$1.4m TSA App Built in 10 Minutes

It was recently revealed that the contract to create US Transportation Security Administration’s (TSA) randomizer app – which decides which pre-check line travellers should join prior to a flight with a giant left or right arrow on an iPad screen – cost an absurd $1.4 million.

$1.4m for this:

In an effort to expose the inordinate cost of the randomizer, Android coder Chris Pacia created his own version of the app. In 10 minutes, at an estimated labour cost of around $10:

The cost of the app was revealed via a freedom of information (FOI) request made by coder Kevin Burke. He sent the TSA the following e-mail:

“I request that a copy of documents concerning the following subject matter be provided to me:

The RFP (Request for Proposal) issued by the TSA for designing and implementing the “TSA Randomizer” iPad application, described here and currently in use by TSA agents at security checkpoints at many airports, including Terminal 2 at Oakland International Airport.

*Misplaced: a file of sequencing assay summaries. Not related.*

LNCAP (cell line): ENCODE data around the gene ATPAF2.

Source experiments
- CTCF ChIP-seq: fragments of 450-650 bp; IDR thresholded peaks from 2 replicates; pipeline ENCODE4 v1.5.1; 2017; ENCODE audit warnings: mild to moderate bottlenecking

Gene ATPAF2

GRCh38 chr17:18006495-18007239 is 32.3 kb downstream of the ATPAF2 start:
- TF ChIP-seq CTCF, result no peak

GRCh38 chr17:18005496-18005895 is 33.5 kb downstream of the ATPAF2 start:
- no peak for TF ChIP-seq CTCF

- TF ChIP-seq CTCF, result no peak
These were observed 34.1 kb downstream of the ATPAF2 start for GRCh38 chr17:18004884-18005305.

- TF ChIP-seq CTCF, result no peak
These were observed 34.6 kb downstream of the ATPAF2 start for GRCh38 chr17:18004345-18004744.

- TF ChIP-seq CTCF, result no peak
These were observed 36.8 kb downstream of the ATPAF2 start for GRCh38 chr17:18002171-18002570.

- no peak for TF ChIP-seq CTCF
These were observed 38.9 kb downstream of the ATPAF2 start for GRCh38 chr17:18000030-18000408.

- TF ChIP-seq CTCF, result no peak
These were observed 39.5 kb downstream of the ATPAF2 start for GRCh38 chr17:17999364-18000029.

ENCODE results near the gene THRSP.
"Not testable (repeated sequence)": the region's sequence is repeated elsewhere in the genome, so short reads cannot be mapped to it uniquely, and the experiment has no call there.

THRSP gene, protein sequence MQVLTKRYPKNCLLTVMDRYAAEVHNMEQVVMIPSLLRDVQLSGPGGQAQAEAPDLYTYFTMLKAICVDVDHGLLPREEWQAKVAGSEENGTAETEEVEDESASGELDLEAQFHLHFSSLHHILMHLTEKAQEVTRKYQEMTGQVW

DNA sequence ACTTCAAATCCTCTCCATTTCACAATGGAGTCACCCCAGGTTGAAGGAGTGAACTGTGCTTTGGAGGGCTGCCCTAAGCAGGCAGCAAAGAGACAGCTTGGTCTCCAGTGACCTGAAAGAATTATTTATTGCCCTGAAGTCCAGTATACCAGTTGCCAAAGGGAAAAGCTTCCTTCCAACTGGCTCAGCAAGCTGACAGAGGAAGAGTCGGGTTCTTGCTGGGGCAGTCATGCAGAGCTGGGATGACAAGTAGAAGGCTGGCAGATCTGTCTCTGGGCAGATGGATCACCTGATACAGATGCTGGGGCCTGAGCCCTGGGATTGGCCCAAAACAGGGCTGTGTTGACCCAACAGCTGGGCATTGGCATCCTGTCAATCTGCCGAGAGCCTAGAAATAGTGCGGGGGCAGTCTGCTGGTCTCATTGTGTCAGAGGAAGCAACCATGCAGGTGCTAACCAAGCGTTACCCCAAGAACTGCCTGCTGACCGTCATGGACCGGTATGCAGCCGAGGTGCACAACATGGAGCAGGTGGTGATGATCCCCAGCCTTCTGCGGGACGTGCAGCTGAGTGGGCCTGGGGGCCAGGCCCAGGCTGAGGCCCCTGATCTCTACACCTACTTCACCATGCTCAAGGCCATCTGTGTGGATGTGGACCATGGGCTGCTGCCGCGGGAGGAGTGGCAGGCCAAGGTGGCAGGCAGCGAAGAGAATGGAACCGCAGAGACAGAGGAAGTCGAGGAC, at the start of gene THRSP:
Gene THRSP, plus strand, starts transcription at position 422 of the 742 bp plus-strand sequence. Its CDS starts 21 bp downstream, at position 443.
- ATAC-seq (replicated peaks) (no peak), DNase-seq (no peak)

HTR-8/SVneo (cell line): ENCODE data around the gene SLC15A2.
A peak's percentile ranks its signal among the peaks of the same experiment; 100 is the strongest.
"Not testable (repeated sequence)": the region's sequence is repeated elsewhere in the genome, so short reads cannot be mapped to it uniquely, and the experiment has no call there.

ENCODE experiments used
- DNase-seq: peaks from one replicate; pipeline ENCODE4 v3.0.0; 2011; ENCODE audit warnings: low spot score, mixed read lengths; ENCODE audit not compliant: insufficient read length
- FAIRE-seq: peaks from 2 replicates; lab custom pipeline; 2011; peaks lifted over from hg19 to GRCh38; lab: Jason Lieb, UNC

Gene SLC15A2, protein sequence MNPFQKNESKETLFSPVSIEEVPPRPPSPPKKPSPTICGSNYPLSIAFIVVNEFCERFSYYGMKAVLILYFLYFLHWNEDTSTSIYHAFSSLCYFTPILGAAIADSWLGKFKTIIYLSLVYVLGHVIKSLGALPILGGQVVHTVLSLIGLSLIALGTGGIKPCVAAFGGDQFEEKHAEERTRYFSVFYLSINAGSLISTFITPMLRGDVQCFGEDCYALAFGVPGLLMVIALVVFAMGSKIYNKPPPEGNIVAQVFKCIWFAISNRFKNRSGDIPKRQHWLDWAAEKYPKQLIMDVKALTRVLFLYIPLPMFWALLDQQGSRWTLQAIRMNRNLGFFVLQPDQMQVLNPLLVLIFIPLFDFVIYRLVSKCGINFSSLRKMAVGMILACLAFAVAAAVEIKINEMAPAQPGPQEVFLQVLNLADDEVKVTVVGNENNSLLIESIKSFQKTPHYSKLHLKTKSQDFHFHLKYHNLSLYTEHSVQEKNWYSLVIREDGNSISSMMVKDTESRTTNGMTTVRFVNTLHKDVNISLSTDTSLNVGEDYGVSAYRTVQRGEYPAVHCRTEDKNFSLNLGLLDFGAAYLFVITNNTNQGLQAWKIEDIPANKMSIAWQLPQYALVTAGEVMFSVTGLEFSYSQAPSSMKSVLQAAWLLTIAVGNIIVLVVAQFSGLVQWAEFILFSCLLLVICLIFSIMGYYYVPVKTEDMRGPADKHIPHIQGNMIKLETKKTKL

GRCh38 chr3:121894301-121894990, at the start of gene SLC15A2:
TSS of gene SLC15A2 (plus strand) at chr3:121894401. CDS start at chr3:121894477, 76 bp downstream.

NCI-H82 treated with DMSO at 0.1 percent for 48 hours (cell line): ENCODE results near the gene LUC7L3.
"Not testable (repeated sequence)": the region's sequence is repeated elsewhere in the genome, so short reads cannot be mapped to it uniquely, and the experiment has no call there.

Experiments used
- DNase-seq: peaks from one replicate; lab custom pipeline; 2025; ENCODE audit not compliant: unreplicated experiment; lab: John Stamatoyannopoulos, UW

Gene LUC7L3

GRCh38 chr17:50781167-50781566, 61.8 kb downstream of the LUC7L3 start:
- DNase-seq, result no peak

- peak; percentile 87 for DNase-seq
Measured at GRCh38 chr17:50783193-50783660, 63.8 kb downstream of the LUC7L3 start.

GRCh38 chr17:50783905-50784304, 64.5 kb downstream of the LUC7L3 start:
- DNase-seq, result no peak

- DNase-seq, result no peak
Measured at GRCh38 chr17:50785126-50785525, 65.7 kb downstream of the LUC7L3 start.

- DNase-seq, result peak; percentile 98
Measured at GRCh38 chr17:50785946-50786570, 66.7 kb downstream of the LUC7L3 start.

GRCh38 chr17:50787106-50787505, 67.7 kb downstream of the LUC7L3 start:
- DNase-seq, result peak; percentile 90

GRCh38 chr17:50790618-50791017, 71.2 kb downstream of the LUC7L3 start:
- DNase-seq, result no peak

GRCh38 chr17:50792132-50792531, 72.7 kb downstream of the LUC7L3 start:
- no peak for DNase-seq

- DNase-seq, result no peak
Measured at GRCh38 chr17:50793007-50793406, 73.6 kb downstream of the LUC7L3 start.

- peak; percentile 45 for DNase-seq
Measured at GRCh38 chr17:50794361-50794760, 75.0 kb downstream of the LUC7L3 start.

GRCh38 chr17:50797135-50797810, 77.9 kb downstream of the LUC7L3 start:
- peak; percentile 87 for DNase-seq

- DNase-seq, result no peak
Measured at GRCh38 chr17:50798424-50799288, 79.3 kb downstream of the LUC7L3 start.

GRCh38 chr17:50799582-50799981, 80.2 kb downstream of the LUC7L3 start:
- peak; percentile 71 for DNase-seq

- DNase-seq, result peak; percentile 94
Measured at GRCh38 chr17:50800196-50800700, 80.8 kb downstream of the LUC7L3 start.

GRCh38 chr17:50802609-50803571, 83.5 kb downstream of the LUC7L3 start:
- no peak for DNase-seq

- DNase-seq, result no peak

Details of any submitted bids from contractors or internal government agencies to design and construct the “TSA Randomizer” iPad app.

The final signed contract between the TSA and a contractor to implement the “TSA Randomizer” iPad app.”

In return, the TSA sent him a two documents: a covering letter, and another letter which showed a payment of $336,413.59 to IBM, the developer of the app. Further investigation, though, revealed a number of other documents, already in the public domain, which revealed the cost be closer to $1.4m.

Over one million dollars for 10 minutes work. I’m in the wrong job.

3D-Print Your Own TSA Master Keys

In a not too distant future your average person will be able to print their own door keys thanks to the technique of 3D printing. Which is great news for those who have lost there’s, not so good if some bright spark has created and uploaded the plans so that you can print your very own TSA Master Keys.

These keys were designed by the Transportation Security Administration following the 9/11 attacks to ensure the safety of travellers into and around the US by requiring any lock on bags to be branded as “travel sentry approved”. This is to enable airport security staff to carry out searches without having to break the lock or bag. These keys are meant to be kept secret; this was up until an article by The Washington Post which was uploaded in 2014 and conveyed a photograph of seven master keys. The respected news source finally took the pictures down in August 2015, but not before a security researcher by the username “Xyl2k” managed to both create and post 3D printing files of all seven master keys to code site Github.